Your lungs work hard. Even when you're resting, they're diligently transporting oxygen into your bloodstream and moving carbon dioxide out. They're part of a serious business run by an intricate structure of organs and tissues—aka your respiratory system. To keep you alive and breathing, your lungs are on the clock 24/7, 365 days a year. Breathing 12 to 15 times a minute, translating to 17,000 breaths a day or more than 6 million breaths a year. And no vacation days! Here's how they get the job done:
1,500 Miles of Airways
Your lungs are one of the largest organs in your body. The surface area of both lungs is roughly the same size as a tennis court and the total length of the airways running through them is 1,500 miles. That's about the distance from Chicago to Las Vegas.
When you breathe in—either through your nose or mouth—air moves from the throat down to the windpipe and into two main bronchial tubes that lead to each lung. These tubes then branch out into smaller passages called bronchioles, which deliver the air to small air sacs called alveoli. It's here where fresh oxygen from the air is exchanged for carbon dioxide in the blood.
Power of 2
You have two lungs, the left lung and the right lung. The left lung is slightly smaller and has a notch to give room for the heart. Each lung is divided into lobes—the left lung has two and the right lung has three—which are similar to balloons filled with sponge-like tissue. Each lobe receives air from its own branch of the bronchial tree, but they all have the same function: bringing oxygen into the bloodstream and removing carbon dioxide. That's why it's possible (but by no means ideal) to live with just one lung.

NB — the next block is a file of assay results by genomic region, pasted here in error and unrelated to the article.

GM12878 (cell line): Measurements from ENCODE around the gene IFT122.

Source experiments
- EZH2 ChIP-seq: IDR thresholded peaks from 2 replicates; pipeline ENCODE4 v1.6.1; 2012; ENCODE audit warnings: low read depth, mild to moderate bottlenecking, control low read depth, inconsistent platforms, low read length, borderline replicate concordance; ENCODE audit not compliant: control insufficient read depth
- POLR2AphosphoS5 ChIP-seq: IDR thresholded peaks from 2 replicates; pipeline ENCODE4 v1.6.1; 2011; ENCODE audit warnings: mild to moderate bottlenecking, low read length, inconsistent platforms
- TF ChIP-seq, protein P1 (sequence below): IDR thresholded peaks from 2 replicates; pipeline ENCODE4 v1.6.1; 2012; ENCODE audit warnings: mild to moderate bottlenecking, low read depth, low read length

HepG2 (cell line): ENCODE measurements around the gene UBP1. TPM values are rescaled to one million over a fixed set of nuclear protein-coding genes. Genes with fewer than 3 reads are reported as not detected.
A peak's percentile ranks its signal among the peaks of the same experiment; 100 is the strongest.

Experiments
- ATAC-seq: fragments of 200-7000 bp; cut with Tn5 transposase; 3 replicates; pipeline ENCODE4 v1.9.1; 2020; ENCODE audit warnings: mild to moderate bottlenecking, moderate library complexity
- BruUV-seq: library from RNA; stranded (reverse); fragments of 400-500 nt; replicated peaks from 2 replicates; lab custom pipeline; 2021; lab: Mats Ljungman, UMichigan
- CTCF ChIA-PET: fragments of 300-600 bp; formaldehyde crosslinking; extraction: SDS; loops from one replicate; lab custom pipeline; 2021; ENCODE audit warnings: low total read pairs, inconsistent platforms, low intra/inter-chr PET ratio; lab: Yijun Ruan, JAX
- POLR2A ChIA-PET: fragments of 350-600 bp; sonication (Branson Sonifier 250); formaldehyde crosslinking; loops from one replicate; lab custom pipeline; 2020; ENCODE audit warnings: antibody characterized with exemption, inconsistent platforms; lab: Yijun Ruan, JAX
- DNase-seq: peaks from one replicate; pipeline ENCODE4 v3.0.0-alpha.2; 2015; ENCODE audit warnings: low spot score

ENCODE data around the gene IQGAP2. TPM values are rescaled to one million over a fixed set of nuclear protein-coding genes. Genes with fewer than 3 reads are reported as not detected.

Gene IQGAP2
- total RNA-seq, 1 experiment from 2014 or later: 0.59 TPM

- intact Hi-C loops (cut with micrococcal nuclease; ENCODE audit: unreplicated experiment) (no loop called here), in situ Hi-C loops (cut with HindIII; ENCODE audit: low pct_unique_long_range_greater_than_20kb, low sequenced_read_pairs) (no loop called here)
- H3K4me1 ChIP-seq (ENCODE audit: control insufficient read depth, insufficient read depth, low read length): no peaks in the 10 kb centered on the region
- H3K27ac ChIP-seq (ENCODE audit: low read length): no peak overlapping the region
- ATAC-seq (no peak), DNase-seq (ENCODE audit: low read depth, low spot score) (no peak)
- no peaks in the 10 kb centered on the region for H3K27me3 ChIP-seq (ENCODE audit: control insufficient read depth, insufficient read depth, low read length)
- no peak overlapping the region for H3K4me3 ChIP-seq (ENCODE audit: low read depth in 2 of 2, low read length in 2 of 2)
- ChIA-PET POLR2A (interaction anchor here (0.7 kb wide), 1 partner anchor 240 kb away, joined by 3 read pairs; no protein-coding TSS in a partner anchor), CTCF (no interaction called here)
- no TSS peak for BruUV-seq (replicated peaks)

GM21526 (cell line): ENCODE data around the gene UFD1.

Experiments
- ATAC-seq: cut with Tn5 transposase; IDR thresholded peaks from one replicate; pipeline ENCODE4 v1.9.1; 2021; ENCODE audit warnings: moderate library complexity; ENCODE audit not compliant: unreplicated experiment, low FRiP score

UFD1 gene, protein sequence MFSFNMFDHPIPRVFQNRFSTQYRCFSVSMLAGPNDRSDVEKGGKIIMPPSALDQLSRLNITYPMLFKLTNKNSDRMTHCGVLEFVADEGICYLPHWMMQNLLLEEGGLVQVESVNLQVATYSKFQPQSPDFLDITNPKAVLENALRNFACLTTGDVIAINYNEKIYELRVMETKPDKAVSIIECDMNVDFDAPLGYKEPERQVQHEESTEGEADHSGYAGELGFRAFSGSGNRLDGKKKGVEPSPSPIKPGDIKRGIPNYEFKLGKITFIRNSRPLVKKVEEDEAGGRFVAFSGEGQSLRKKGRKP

6 Liters of Capacity
When you inhale, your lungs expand to hold the incoming air. How much air they hold is called lung capacity and varies with a person's size, age, gender and respiratory health. The maximum amount of air an average adult male's lungs can hold is about six liters (that's the same as about three large soda bottles). There's some math involved to get to that number, but basically, it's adding up air from a normal breath, extra air you can force in, additional air you can force out after regular exhaling and the air that's left in the lungs after all that.
2,000 Gallons a Day
Every day, you breathe in just over 2,000 gallons of air—enough to almost fill up a normal-sized swimming pool. That's a lot of air. It's the amount needed to oxygenate approximately 2,000 gallons of blood pumped through your heart daily.
Because lungs are constantly exposed to the external environment, they need some protection from dust, germs and other unwanted matter. That's where mucus comes in. Your bronchial tubes are lined with cilia (they're like thin little hairs) that carry mucus up into your throat to trap those yucky intruders until you cough, sneeze, clear your throat or swallow to get rid of them.
80 Percent of the Work
The diaphragm is the chief muscle of breathing. This dome-shaped wall of muscle does the most of the breathing work by expanding and contracting the chest to draw air in and out of your lungs. If your lungs are healthy, that's about 80 percent. When lungs need to be more efficient (e.g., you have a lung disease that impairs breathing or even if you're an athlete or musician looking to boost performance) a common place to start is with breathing exercises, which are focused on the diaphragm.